Back in 2009, I first interviewed Marion Fasel, the Contributing Editor of Fine Jewelry and Watches for InStyle magazine, and I was incredibly honored to have her be one of my first for a Q & A. She has forever been such a huge role model to me and I love everything she does! Then last year at Couture, we happened to stumble upon each other at a restaurant in Vegas, and I felt like a teenager at a boyband concert meeting her for the first time. It was such a delight to get to sit and chat with a woman who has come so far in the jewelry industry with writing and sharing her knowledge and true passion for jewelry. I think we both could have talked forever, and share pictures of Hunter and Chiefy for days! But alas, our meeting had to come to an end, just like any fairytale. And unfortunately this year we never got a chance to meet up. In consolation, here is a new and updated interview with the jewelry legend herself, giving us a glimpse into what she has been up to lately:
I am in the midst of the fall issues for InStyle now. They always make the summer an exceptionally busy time. Besides the print magazine, I recently started a regular column #RocksMyWorld for InStyle.com. Finding jewelry topics every week that will stand out among all the categories on the site is an invigorating challenge. On May 29th the column I wrote, “Brace Yourself Body Chains Are Making a Comeback,” inspired by the body chains Nicolas Ghesquière showed in Louis Vuitton’s resort collection was the most popular story on the website that day. My jewelry-centric brain is in overdrive trying to repeat the success.
I am thrilled about all the innovation going on in jewelry. I have a long laundry list of names I am watching. A short lineup of new designers who I am in awe of includes: Jacquie Aiche, Lynn Ban, Karma El-Khalil, Eva Fehren, Ana Khouri, Alison Lou, Deborah Pagani and Hanut Singh. Each of them is bringing something very fresh to our field.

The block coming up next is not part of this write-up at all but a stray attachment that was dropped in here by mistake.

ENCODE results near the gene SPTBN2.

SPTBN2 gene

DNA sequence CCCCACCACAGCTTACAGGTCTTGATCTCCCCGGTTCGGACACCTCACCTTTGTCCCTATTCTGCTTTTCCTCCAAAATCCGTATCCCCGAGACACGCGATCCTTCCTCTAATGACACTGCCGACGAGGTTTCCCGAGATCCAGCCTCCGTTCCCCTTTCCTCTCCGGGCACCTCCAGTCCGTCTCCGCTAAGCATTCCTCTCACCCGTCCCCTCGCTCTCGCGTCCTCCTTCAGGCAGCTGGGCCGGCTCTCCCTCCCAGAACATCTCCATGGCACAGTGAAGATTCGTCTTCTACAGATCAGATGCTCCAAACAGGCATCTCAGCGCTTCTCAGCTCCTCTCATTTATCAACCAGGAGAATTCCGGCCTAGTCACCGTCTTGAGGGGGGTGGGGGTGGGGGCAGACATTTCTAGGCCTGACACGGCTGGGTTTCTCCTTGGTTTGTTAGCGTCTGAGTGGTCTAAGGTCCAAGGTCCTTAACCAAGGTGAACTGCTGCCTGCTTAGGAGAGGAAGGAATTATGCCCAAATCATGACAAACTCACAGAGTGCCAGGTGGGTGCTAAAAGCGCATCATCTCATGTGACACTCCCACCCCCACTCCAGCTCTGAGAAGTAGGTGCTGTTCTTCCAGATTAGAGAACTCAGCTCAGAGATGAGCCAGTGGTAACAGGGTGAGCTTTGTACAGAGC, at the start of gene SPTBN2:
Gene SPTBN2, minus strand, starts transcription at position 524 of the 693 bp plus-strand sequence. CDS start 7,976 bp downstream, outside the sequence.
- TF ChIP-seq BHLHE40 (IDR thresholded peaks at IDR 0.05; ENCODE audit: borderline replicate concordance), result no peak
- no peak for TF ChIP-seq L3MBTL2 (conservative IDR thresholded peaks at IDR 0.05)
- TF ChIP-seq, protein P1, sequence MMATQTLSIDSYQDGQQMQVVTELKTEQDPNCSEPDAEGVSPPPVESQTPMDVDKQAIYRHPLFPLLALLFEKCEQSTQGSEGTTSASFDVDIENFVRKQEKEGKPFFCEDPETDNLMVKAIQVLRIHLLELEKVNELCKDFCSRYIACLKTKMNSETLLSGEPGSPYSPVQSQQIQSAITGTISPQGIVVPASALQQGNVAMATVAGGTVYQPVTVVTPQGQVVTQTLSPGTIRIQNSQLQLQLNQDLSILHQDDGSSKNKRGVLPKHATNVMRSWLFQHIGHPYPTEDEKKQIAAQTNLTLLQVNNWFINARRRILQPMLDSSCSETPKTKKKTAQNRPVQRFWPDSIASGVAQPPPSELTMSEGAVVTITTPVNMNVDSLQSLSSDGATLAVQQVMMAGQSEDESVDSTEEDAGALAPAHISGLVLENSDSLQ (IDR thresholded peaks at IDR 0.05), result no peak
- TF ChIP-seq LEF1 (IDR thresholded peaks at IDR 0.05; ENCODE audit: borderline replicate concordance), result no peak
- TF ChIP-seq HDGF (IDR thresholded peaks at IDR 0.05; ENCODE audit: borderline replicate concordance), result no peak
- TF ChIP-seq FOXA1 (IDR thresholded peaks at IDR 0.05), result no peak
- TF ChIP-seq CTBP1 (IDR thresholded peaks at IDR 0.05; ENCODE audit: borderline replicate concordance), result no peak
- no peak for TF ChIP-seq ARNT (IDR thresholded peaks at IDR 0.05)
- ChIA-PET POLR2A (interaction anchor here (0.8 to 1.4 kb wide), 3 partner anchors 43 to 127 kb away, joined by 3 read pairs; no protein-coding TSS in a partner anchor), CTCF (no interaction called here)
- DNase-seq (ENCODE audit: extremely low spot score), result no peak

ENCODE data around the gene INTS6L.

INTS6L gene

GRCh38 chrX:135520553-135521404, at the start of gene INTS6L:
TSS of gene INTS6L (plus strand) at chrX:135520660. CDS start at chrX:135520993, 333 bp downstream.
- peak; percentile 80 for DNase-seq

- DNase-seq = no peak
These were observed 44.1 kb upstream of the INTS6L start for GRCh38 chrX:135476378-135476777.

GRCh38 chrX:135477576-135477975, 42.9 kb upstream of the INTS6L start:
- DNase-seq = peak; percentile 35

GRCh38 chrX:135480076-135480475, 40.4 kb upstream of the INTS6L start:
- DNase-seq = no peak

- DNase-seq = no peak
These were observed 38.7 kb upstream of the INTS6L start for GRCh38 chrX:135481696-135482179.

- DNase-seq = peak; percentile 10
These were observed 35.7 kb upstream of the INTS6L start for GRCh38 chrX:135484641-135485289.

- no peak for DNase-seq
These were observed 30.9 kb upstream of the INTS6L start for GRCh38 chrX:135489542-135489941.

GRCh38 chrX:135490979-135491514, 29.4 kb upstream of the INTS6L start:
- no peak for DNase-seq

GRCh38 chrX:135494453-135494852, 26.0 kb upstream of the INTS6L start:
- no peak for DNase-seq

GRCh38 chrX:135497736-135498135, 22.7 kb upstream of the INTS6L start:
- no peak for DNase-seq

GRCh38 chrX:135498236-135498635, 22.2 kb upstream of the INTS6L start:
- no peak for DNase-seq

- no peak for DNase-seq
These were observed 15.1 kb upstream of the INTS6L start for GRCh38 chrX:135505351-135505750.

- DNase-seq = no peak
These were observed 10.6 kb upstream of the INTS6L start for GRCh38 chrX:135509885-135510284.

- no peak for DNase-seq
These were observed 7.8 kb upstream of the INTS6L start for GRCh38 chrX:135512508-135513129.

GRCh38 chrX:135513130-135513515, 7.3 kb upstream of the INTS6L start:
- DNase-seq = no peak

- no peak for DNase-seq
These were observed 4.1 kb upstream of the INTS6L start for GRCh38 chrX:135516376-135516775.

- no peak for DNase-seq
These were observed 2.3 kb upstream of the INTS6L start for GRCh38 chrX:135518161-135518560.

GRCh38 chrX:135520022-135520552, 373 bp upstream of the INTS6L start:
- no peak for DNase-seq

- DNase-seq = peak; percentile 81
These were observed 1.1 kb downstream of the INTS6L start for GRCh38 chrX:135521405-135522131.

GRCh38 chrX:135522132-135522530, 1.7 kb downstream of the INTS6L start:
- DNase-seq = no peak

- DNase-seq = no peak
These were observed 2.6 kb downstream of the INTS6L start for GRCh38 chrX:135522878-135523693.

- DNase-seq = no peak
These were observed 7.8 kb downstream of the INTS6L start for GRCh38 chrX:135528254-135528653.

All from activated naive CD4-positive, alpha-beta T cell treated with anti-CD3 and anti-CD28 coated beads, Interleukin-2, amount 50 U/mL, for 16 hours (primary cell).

From beginning to end, the entire project took one-and-a-half years so I learned a lot! I spent a significant amount of time in Rome in the company’s archives and learned to speak Italian with my hands. Seriously, I think the main overarching history lesson of the experience was about the extraordinary jewelry of the 1970s.
When I began my career in jewelry history my studies were focused on jewelry between the two world wars as well as the art nouveau era. Bulgari’s work during the 1960s and 70s is as exceptional and in some ways more so. The scale of the designs is much larger than the earlier periods. The stones they used are not to be believed. The Bulgari brothers—Gianni, Nicola and Paolo—were in their twenties and thirties when they took control of the firm. They were fearless and imaginative. The fact that all three of them—who are well past retirement age—still work on jewelry design regularly is proof of their passion. Gianni, it should be noted, works at his own company called Enigma separate from Bulgari.
Specifically, the one area where I really learned a great deal was the coins. All of the coins used in Bulgari jewelry are authentic artifacts. I spent time in London with Nicola Bulgari’s coin dealers and that ignited my passion. Many of the Bulgari jewels in the archive collection are very rare. They come from different countries and periods including ancient Roman, Byzantine, the Tudor era in England and early American. I thought the information about the coins was an important part of the story especially since the 1970s chain necklaces were subtly designed in the spirit of the historic periods of the coins set in them. My favorite publication to read during the process of writing the book was Coin Weekly. I geeked out on numismatics.
I have two favorites. They are both connected to projects that meant a lot to me. Cartier gave me a Juste un Clou bracelet in 2012 after I worked with the New York team on the exhibition Cartier & Aldo Cipullo: New York City in the 70s staged at the landmark Fifth Avenue Mansion. The other treasure is my Bulgari Serpenti bracelet. It was a gift I received after completing the first book in the Bulgari Collection series, Serpenti, and curating the exhibition at the New York store that opened Chinese New Year’s Eve in 2013 the Year of the Snake. The date also happened to be my birthday.
Well, as the saying goes, I could tell you but I would have to kill you. Seriously, I never like to say what I am doing when it comes to long-term projects because there can be an extensive incubation period and people actually become bored with what you are doing long before you are done. I would, however, love to do another interview in a few years and tell you all about it.